“Did you know there was a push to create a Camel Corps right before the beginning of the American Civil War?” This certainly seems like an interesting piece of trivia to share around the dinner table, but what was the Camel Corps and what insights can it provide on U.S. military thinking in the mid-19th century? I believe that the Camel Corps Experiment, regardless of whether it was deemed an utter failure or not, demonstrated progressive military thought and the desire of its advocates to explore advancements in both mobility and technology for military practices.
Where did the push for the utilization of camels come from in the first place? Historian Harold Schindler suggests that, like horses which were not native to America but flourished when introduced, camels too had the potential to be successful in theory. In the early 20th century, U.S. Army explorer Stephen Harriman Long wrote General Description of the Country Traversed by the Exploring Expedition, which included his description of parts of the West as “completely destitute” possessing little vegetation and sterile soil. His word choices in his description suggests that the American West held many desert-like qualities. For then Secretary of War Jefferson Davis, the American Desert represented a lack of the nation’s unity. The vast barren interior of the West presented the issue of disconnectedness because it was not easy or simple to travel. If a solution to the transportation problem in the West were achieved, it would not only connect the Western territories to the more populated East Coast, but it would also aid in creating a united nation of Americans.
For some military and political leaders, camel transportation was the solution to the issues of unity and military transportation. Traveling and carrying materials by using wagons drawn by mules, horses, or oxen was time consuming and expensive, especially when considering the animals’ great dependency on water and grass – two factors that were not bountiful in the “American Desert.” Camels, on the other hand, could travel longer on fewer provisions. It is likely that Davis was a great supporter of this idea due to the encouragement of select group of peers, and because of his familiarity with Napoleon’s memoirs, which included the French leader’s own fascination with the dromedary camel (an Arabian one humped camel) and its hardiness. In 1855 Congress finally approved the experiment, and Major Wayne and Lieutenant David D. Porter, two men who played a significant part in convincing Davis to advocate for the camel project, acquired thirty-three camels from Turkey, Egypt, and Tunisia.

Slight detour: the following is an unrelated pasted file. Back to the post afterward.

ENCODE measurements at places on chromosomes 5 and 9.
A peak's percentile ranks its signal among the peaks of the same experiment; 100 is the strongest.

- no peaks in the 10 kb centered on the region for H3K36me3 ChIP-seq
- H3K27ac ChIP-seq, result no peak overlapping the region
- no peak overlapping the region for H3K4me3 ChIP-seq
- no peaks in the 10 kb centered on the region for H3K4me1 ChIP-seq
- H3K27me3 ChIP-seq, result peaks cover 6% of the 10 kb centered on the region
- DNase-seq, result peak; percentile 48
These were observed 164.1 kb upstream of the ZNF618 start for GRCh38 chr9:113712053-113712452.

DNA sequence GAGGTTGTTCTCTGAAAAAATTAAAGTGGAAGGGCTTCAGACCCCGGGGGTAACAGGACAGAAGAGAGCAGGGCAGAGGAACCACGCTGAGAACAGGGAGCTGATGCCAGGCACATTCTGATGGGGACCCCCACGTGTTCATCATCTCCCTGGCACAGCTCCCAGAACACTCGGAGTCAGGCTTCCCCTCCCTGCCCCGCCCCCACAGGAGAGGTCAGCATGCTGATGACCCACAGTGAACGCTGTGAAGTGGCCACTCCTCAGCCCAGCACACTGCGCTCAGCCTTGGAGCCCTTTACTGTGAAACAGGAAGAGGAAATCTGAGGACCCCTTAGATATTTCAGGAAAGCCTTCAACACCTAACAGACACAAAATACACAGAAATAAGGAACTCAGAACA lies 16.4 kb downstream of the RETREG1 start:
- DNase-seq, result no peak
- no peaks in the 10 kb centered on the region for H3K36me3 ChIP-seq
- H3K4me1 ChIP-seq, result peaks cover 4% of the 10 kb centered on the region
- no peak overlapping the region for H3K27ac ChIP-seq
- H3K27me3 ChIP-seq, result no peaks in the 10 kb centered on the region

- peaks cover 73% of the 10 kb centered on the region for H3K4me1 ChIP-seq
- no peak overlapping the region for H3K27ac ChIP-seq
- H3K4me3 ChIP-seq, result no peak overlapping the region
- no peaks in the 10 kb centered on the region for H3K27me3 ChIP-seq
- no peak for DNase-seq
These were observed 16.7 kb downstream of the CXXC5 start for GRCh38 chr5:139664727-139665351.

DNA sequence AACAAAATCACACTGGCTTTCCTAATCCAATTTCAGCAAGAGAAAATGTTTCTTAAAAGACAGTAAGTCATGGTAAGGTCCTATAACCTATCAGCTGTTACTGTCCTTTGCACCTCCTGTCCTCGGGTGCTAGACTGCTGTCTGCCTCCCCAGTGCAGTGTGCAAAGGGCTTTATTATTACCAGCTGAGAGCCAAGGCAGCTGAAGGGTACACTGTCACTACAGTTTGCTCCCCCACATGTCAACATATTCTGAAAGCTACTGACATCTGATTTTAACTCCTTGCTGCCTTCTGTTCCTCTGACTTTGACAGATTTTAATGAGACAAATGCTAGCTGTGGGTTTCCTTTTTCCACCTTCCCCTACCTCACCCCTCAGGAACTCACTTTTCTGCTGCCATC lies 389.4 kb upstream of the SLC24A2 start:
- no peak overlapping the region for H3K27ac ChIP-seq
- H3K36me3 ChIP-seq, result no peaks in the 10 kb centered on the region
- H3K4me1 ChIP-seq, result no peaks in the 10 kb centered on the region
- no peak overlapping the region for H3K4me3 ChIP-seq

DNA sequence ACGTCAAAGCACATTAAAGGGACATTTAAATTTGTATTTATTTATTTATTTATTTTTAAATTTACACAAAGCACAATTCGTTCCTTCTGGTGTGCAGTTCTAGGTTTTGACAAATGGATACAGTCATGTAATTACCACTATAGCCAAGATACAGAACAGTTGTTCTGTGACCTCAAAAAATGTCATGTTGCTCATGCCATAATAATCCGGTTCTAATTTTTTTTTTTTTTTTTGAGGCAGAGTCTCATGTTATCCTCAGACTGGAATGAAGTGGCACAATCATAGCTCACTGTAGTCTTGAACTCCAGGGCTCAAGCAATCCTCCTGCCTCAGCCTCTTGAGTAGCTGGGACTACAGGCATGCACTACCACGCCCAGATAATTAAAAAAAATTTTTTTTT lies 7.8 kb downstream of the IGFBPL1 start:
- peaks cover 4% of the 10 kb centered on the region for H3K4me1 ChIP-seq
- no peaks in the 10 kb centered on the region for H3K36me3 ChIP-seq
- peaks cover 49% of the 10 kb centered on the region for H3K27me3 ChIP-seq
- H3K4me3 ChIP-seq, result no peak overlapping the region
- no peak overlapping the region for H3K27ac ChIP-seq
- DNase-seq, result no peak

At first, the project seemed to go well. The camels were successful in their tests around San Antonio and Camp Verde, Texas. In addition to their lack of grass and water dependency, camels could ford rivers much easier than mules, carry heavier loads, and did not require shoeing. It seemed as if the only downside was the smell and appearance of the camels, which seemed to bother the horses – a seemingly small disadvantage compared to the supposed various advantages of camel utilization. Even Lieutenant-Colonel Robert E. Lee, who had used camels on a patrol in 1860, praised the camels’ capabilities.